During the Great Recession, people didn’t rush to higher ed overnight. Instead, there was about an 18-month lag between widespread job loss and subsequent enrollment in colleges and universities. While it’s unclear whether a similar lag will occur in the wake of COVID-19, the above four factors suggest that a Fall decline in enrollments is not unlikely.
Three things community colleges should do to improve their enrollment outlook
While there are many reasons to believe that Fall enrollment patterns may not mirror those seen during the Great Recession, community colleges are not without recourse. Here are three things community colleges should do right now to improve their enrollment outlook:
1. Invest in regional FAFSA completion
Partner with your local high schools so that all graduating seniors and their parents have access to the support they need to complete the FAFSA. Consider offering virtual completion labs, mailers with detailed instructions and contact info, and Zoom office hours with financial aid staff. Create a one-pager with information about the FAFSA and the opportunities available at your institution that can be distributed to students receiving meals through their high school. Broad messaging, supplemented with targeted support for populations most in need will ensure that students who stand to benefit most from higher education won’t slip through the cracks during this period of disruption.
2. Develop and communicate a value proposition for multiple prospective student markets
How to ready your website to recruit and enroll students in the era of social distancingREAD THE ARTICLE
Given the important differences between this recession and the last, and the high degree of uncertainty that remains, predicting future enrollments and likely student profiles is a risky bet. Instead, focus on crafting targeted marketing messages that appeal to each potential market: four-year-bound high school students and their parents, recently unemployed gig workers, aspiring healthcare heroes and more. Identify the unique value proposition that your institution holds for each population—whether that be flexible scheduling, or solidified employer partnerships—and frontload that information in your marketing. As all of higher ed has been thrown into a tailspin by the COVID-19, community colleges must be more proactive and precise with their messaging to avoid getting left behind in the race for enrollments.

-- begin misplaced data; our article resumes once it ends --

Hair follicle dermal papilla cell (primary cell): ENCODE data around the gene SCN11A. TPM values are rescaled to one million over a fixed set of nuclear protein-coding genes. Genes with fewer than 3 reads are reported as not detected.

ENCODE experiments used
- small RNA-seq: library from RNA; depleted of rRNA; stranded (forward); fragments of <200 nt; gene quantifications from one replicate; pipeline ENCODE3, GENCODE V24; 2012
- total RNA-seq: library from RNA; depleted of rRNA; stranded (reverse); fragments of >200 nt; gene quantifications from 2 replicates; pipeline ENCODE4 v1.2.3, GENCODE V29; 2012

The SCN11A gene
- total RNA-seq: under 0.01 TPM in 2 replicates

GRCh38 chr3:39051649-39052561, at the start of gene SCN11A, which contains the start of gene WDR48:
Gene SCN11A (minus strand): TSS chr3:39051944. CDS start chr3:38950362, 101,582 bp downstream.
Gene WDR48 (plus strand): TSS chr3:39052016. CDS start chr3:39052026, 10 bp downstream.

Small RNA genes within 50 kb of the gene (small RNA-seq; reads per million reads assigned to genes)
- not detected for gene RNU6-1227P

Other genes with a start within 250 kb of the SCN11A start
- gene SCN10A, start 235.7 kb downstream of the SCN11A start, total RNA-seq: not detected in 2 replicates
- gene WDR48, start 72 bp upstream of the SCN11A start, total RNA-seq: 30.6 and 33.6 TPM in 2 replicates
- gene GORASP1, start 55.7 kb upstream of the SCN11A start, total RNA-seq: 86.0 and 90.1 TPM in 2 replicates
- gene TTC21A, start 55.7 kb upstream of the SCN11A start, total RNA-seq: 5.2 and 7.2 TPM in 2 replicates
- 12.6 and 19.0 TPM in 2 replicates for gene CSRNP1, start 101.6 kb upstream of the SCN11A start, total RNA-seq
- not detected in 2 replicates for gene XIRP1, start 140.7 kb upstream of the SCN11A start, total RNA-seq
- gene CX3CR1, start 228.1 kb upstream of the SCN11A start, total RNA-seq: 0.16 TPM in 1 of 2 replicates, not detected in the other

3. Reshape offerings to meet emerging labor market needs
If there’s an upside to the present uncertainty, from an enrollment management perspective, it’s that there’s a wealth of data being collected and released in an effort to better understand the economic landscape going forward. Especially critical for community colleges is data on the labor market, as unemployed adults traditionally comprise the majority of those who turn to higher ed during an economic recession. As the Bureau of Labor Statistics, EMSI, and others provide regular updates on labor market conditions, make sure that leaders at your institution are keeping abreast of this intel, and incorporating it into programming decisions. Begin planning for how you can sustainability scale programs that are soon to be in high demand (e.g., home health aide, nursing), and engage local employers and faculty in uncovering additional opportunities to create market-informed programming.